San Francisco Film Festival 2008

San Francisco Film Festival 2008

Residents of the San Francisco Bay Area who receive only rations of world cinema much of the year can load up on it with a two-week feast, at 24 frames per second, when the San Francisco International Film Festival returns April 24 to May 8. Now in its 51st year, the festival will screen 177 films from 49 countries, and because the festival’s picks are usually esoteric, you may never get a chance to see many of these films ever again, at least not on the big screen.

As every year, most of the film screenings are held at the Sundance Kabuki Cinema in San Francisco and Berkeley’s Pacific Film Archive. The obvious crowd draws, including opening and closing night films and tributes, will take place at the larger Castro Theatre. Tickets may be purchased a number of ways, and that information is available online, at https://www.trilogyticketing.com/sffs/.

The 200-page program guide, with full summaries of all of the films, as well as information on awards ceremonies and parties, is now available for free at the offices of the San Francisco Film Society (21 Mesa Street, Ste. 110, the Presidio), and will be available at the Kabuki during the festival. The mini-guide version, with truncated summaries, can be found at various venues and movie houses throughout the city. A safe bet is one of the several Landmark movie theaters in the city and the East Bay. Online versions of both guides are also accessible at http://fest08.sffs.org/.

Reading the thick program guide is a formidable task, especially when trying to figure out which films are must-sees, which are might-sees if they don’t conflict with screening schedules of the must-sees, and which are might-sees if the must-sees are already sold out. So, for those of you who crave it, or at least tolerate it, here is a selection of films that have already created a buzz, as well as some suggestions the festival programmers made during a press conference to unveil this year’s program to the public on April 1st.

The Opening Night film is French director Catherine Breilllat’s (Fat Girl) latest exploration of female sexuality, The Last Mistress, and stars the always sexually courageous Italian actress Asia Argento. Miss Argento has two other films in the festival—Go Go Tales, Abel Ferrara’s ensemble piece about life at a strip joint (also starring Willem Dafoe, and there are rumors of an infamous scene with a Rottweiler); and The Mother of Tears, an orgiastic witch fantasy directed by her father, the Italian horror film director Dario Argento.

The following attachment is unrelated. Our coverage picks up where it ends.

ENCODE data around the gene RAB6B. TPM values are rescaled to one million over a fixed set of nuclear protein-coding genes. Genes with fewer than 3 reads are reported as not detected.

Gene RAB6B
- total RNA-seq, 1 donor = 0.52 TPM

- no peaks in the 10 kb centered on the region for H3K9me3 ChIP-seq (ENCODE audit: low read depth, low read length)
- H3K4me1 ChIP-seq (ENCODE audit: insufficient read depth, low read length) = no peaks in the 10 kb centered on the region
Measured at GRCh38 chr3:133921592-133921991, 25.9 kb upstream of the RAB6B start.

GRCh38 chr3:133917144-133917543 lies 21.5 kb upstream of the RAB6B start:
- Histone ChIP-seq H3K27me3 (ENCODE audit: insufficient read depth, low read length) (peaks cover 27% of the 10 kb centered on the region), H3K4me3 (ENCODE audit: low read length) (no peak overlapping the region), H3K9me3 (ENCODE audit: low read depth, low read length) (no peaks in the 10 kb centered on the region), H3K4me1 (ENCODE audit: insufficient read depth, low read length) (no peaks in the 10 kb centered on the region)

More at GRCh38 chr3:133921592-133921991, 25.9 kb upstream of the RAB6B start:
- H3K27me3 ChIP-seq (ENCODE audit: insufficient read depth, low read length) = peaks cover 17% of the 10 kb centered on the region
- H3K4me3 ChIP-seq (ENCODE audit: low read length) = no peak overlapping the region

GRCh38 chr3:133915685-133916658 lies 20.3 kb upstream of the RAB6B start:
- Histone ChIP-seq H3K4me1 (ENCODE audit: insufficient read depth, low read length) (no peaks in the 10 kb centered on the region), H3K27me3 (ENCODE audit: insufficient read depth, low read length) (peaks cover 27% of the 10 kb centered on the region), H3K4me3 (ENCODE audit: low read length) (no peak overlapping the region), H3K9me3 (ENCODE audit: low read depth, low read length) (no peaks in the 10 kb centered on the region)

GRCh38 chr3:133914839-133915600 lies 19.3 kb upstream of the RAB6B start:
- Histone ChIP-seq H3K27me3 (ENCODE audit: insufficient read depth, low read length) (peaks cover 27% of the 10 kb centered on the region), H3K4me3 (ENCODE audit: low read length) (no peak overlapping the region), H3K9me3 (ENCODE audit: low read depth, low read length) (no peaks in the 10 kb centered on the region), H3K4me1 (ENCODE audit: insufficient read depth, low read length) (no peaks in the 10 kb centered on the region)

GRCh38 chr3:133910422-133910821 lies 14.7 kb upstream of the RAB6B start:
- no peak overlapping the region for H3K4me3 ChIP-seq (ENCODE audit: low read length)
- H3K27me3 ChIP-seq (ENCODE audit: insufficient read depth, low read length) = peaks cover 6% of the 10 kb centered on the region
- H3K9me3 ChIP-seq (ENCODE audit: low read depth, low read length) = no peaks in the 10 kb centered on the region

Mike Leigh is this year’s spotlighted master filmmaker, and in tribute, the festival will show his 1999 film Topsy-Turvy, a backstage look at the creative tribulations of the British musical theater’s most famous duo Gilbert and Sullivan.

The festival also pays tribute to actress Maria Bello with an onstage interview, followed by a screening of her new film The Yellow Handkerchief, a tale of lost love directed by Udayan Prassad (My Son the Fanatic, Gabriel and Me), which also stars William Hurt. Screenwriter Robert Towne will also be on hand for a tribute, and his 70s film satire about Hollywood, Shampoo, gets screen time as well.

Film Comment editor Kent Jones will conduct an onstage interview of long-time Village Voice film critic J. Hoberman, who is being honored for his contributions to film writing. To follow their conversation, Hoberman has chosen a new film by Mexican filmmaker Jose Luis Guerin, In the City of Sylvia, presumably the kind of convention-bending cinematic experience that suits Hoberman’s taste for the extraordinary.

Errol Morris’ latest work, Standard Operating Procedure, a documentary about the U.S. military’s unorthodox torture tactics at Abu Ghraib that shocked Cannes’ audiences last year, will also be shown. Mr. Morris will also be at the festival for an onstage interview with Kent Jones.